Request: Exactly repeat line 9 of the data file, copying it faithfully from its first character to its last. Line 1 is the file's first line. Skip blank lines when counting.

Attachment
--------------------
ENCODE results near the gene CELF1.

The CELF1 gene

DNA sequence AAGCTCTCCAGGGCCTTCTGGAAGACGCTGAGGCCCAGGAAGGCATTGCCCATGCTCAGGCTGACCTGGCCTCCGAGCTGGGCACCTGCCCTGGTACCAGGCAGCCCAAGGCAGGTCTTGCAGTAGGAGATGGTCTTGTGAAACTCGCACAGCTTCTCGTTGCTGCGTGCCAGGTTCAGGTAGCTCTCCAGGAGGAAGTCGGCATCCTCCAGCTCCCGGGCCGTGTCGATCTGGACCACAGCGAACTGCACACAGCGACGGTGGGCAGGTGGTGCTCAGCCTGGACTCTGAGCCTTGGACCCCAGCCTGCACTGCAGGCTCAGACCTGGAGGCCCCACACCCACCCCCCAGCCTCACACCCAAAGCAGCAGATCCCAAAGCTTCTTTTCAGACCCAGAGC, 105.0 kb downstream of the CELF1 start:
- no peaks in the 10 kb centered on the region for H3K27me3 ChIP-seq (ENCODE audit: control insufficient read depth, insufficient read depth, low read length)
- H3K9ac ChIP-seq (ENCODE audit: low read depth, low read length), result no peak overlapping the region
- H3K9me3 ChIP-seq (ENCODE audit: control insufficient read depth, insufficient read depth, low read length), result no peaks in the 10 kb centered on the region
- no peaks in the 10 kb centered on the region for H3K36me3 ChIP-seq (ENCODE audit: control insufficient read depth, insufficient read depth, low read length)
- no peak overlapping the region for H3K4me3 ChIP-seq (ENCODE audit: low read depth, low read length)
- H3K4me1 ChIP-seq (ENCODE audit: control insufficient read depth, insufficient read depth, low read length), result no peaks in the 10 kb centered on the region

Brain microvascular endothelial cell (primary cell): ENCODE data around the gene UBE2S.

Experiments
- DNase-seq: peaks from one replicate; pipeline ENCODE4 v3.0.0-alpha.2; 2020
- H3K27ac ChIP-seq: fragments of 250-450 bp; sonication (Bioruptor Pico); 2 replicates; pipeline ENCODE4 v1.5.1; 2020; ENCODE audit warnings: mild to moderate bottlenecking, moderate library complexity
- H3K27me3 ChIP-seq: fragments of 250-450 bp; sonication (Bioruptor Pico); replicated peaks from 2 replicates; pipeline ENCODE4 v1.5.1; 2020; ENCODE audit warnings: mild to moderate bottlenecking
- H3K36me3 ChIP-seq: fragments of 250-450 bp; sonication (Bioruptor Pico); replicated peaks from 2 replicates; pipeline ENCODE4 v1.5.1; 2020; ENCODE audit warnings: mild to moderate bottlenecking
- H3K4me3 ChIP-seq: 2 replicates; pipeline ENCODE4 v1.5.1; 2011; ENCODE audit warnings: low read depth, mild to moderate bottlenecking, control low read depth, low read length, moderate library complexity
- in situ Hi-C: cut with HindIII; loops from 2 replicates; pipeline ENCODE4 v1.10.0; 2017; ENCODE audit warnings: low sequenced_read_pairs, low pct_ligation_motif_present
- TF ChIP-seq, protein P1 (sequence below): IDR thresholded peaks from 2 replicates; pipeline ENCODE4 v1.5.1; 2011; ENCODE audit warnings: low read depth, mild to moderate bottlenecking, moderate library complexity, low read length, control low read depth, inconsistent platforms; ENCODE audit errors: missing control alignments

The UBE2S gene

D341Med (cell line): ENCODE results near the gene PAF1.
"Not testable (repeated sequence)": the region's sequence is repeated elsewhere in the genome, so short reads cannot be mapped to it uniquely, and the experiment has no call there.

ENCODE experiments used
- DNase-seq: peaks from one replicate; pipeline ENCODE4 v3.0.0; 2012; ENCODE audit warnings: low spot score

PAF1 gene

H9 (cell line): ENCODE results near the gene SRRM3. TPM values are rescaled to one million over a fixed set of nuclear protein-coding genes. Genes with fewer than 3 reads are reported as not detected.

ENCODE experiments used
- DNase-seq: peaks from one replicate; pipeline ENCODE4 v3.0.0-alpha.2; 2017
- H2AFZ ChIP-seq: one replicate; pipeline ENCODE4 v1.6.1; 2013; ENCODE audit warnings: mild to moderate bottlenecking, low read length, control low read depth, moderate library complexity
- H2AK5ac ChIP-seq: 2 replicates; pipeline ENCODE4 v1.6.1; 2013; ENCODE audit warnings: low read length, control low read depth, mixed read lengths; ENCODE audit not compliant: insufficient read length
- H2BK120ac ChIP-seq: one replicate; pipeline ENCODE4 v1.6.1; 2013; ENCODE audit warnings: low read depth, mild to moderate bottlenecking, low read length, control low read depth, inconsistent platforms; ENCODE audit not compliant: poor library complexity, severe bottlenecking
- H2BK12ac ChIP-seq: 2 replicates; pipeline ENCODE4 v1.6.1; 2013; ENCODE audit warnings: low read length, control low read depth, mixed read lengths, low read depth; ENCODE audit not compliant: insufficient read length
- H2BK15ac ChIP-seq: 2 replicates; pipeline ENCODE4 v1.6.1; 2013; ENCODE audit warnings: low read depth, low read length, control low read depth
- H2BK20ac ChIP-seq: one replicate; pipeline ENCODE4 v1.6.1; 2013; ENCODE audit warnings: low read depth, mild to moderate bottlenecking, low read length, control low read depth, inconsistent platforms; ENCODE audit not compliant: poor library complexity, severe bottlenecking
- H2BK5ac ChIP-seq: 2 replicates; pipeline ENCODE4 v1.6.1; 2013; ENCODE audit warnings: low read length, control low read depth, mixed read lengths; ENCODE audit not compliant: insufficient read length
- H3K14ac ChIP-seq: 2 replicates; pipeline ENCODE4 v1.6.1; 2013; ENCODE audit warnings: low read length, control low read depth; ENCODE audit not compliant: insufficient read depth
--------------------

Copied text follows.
- H3K4me1 ChIP-seq (ENCODE audit: control insufficient read depth, insufficient read depth, low read length), result no peaks in the 10 kb centered on the region